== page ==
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ATF Mexico gun scandal far from over
by Staff Writers
Washington (UPI) Sep 9, 2011

Russian court jails whistleblowing major for 4 years
Moscow (AFP) Sept 9, 2011 - A military court in far eastern Russia on Friday slapped a four-year sentence for abuse of power on a whistleblowing officer who had accused his regiment of feeding soldiers dog food.

In May, reserve major Igor Matveyev posted a series of videos online in which he showed a storeroom full of cans of dog food that had ordinary canned meat labels posted over them.

He alleged his superiors had fed the dog food to soldiers.

Military officials denied Matveyev's claims and claimed the major posted the videos as leverage in an attempt to be reinstated to active duty after systematic disciplinary offences.

On Friday, a Vladivostok military tribunal found Matveyev guilty of overstepping his authority after a separate incident in February when he hit two lower-ranking officers, one of whom had been caught selling drugs.

Matveyev hit one soldier "several times in the face" and "used violence" against the other, the Russian investigative committee's military department said in a statement.

"Vladivostok garrison military tribunal has sentenced Matveyev to four years," it said. Matveyev was also stripped of his rank and ordered to pay a total of 25,000 rubles ($840) to the two victims. He pleaded not guilty.

The lengthy jail sentence appeared to be an unusually harsh punishment for violence towards soldiers, which is notoriously common in the Russian army.

Matveyev's defence slammed the court proceedings as unfair Friday and said they planned to appeal.

"The court based its decision on witnesses called by the prosecution, and viewed the defence witnesses critically," Matveyev's lawyer Margarita Lyudenko said in televised comments.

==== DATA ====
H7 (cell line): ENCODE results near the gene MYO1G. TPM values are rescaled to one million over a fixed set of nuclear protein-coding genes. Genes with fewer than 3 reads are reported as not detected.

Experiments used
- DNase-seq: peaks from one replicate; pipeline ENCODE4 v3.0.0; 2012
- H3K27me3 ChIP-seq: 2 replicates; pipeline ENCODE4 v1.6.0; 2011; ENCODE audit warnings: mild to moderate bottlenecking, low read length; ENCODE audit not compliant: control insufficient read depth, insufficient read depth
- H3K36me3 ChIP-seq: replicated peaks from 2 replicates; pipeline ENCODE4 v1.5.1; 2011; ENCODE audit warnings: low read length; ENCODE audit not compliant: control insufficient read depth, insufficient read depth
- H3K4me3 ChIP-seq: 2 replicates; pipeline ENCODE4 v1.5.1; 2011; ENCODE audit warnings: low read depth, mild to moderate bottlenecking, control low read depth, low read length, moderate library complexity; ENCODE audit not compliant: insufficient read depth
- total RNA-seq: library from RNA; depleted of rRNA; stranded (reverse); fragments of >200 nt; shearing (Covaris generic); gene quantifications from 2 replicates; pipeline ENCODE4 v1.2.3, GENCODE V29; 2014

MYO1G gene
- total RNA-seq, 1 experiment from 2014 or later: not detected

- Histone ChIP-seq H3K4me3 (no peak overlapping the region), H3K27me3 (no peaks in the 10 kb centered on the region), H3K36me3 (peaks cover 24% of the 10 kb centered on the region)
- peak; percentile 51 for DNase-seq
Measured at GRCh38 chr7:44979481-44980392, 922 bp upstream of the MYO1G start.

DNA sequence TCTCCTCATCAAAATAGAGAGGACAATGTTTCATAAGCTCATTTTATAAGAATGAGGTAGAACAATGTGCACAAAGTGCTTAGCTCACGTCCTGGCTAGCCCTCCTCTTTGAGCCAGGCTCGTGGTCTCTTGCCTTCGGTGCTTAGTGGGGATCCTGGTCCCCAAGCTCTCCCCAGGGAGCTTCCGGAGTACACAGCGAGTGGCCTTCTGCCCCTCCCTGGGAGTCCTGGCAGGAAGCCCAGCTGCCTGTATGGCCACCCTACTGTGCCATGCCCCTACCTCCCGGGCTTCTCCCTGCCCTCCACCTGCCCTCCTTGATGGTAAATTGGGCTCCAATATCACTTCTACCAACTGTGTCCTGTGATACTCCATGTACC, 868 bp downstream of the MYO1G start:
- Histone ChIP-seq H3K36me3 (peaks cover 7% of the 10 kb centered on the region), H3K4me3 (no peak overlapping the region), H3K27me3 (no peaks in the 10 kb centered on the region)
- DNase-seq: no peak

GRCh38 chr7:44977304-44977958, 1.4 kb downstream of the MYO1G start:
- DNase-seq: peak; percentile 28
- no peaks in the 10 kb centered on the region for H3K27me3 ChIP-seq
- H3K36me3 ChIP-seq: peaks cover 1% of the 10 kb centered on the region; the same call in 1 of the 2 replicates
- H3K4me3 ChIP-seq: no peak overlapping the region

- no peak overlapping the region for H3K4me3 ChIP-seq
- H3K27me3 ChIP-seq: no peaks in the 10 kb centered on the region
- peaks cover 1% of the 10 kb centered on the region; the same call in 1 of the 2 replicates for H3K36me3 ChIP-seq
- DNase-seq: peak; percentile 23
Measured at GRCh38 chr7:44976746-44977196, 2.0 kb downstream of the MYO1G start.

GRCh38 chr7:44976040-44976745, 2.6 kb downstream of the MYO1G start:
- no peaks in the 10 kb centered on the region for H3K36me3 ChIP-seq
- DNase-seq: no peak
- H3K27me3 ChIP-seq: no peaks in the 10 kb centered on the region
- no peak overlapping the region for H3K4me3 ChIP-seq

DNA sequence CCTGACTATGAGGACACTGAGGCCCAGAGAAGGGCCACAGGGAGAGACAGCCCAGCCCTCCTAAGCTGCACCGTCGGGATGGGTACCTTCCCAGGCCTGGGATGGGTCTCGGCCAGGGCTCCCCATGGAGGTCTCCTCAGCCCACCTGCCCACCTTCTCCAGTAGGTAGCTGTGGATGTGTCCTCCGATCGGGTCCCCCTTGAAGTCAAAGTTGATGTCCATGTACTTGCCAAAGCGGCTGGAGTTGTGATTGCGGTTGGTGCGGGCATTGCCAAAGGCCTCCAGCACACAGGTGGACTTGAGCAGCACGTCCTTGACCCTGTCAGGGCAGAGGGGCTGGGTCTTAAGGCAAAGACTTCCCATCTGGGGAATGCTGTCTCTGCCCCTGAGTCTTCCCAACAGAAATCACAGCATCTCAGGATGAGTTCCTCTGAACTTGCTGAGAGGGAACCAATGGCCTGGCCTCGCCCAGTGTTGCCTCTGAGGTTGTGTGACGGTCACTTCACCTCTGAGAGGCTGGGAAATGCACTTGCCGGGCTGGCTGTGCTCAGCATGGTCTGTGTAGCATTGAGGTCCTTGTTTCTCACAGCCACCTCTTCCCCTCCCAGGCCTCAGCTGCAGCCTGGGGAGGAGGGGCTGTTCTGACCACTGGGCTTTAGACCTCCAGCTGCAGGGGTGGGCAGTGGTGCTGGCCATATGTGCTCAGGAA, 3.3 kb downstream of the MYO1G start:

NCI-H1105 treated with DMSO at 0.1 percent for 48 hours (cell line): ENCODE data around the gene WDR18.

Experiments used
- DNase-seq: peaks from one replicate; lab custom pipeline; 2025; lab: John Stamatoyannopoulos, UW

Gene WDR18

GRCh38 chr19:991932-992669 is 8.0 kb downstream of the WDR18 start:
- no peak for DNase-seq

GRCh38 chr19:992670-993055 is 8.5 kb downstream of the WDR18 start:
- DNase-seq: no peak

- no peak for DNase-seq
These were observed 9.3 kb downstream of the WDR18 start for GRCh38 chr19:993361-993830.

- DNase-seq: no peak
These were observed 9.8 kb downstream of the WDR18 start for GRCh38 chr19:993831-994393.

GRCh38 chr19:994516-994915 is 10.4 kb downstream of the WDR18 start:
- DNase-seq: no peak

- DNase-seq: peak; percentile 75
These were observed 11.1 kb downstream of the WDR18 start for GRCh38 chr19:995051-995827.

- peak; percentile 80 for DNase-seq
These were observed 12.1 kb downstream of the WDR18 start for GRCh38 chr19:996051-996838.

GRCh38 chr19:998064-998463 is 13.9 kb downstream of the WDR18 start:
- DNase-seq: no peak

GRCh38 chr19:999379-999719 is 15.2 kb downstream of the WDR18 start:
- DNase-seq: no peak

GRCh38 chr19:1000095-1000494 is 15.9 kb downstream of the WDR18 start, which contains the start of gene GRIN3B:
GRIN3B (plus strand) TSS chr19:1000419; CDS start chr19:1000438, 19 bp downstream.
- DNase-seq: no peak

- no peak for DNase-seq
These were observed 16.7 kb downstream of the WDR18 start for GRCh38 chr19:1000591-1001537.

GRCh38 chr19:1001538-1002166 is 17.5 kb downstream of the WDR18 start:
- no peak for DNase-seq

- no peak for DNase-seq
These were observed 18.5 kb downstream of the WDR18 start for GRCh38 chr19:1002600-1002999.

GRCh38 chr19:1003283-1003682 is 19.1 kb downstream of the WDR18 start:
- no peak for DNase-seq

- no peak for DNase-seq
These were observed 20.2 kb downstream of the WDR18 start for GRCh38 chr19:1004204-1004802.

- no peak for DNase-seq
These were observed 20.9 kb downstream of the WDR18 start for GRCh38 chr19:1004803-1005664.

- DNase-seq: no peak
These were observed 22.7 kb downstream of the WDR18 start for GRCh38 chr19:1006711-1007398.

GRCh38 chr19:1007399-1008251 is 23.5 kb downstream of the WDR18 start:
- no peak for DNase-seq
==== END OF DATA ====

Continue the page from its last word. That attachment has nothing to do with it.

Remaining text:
Several officers in the army and the interior ministry have posted whistleblowing videos about corruption in the ranks in recent years.

The first to do so, police major Alexei Dymovsky from the southern Russian city of Novorossiisk, has also been fired from his job after he posted a video in 2009 alleging rampant corruption in his force.

A smoldering scandal is stalking the administration of U.S. President Barack Obama despite it being temporary obscured by budget battles and unemployment figures.

It's called Operation Fast and Furious, a botched gun-running sting along the Mexican border by the Bureau of Alcohol, Tobacco Firearms and Explosives that went decidedly wrong.

Wrong, as in a federal agent being killed by a weapon ATF allowed to be purchased by a gunrunner; wrong, as in dozens of crimes being committed with the trafficked firearms; wrong, as in what appears to be a botched attempt at coverup.

"The Justice Department has been less than forthcoming since Day One, so the revisions here are hardly surprising and the numbers will likely rise until the more than 1,000 guns that were allowed to fall into the hands of bad guys are recovered -- most likely years down the road," U.S. Sen. Charles Grassley, R-Iowa, said after learning that 21 crimes in Mexico were apparently committed with the ATF trafficked weapons, not the 11 crimes the ATF previously conceded.

"What we're still waiting for are the answers to the other questions the attorney general failed to answer per our agreement. The cooperation of the attorney general and his staff is needed if we're ever going to get to the bottom of this disastrous policy and help the ATF and the department move forward."

Grassley, working with U.S. Rep. Darrell Issa, R-Calif., chairman of the House Committee on Oversight and Government Reform, has been holding the ATF and U.S. Justice Department to account with investigations and hearing, which have so far showed rank-and-file ATF agents opposed the program but were pressured by superiors to toe the line.

Operation Fast and Furious began in late 2009. The concept of the operation was to allow legal gun dealers near Arizona's border with Mexico sell firearms to suspected straw buyers, who could be traced to Mexican drug cartels so as to build large criminal cases against Mexican crime organizations.

Those crime organizations have launched a bloody battle for territory among themselves and against the Mexican government.

The ATF, which is under the control of the Justice Department, lost track of the weapons and traffickers. The situation then went from bad to worse. Border Patrol Agent Brian Terry was killed last December while trying to apprehend armed suspects. Attackers' guns found on the scene turned out to be among weapons the ATF allowed smugglers to purchase.

News reports later said it was learned that federal agents trying to apprehend gunrunners along the border had been told let them pass.

"I cannot begin to think of how the risk of letting guns fall into the hands of known criminals could possibly advance any legitimate law enforcement interest," an ATF agent said at a congressional hearing in June.

Amid the spotlight of congressional investigation, two top officials tied to Fast and Furious -- Dennis K. Burke, the U.S. attorney in Phoenix; and the ATF's acting chief Kenneth E. Melson -- resigned their positions.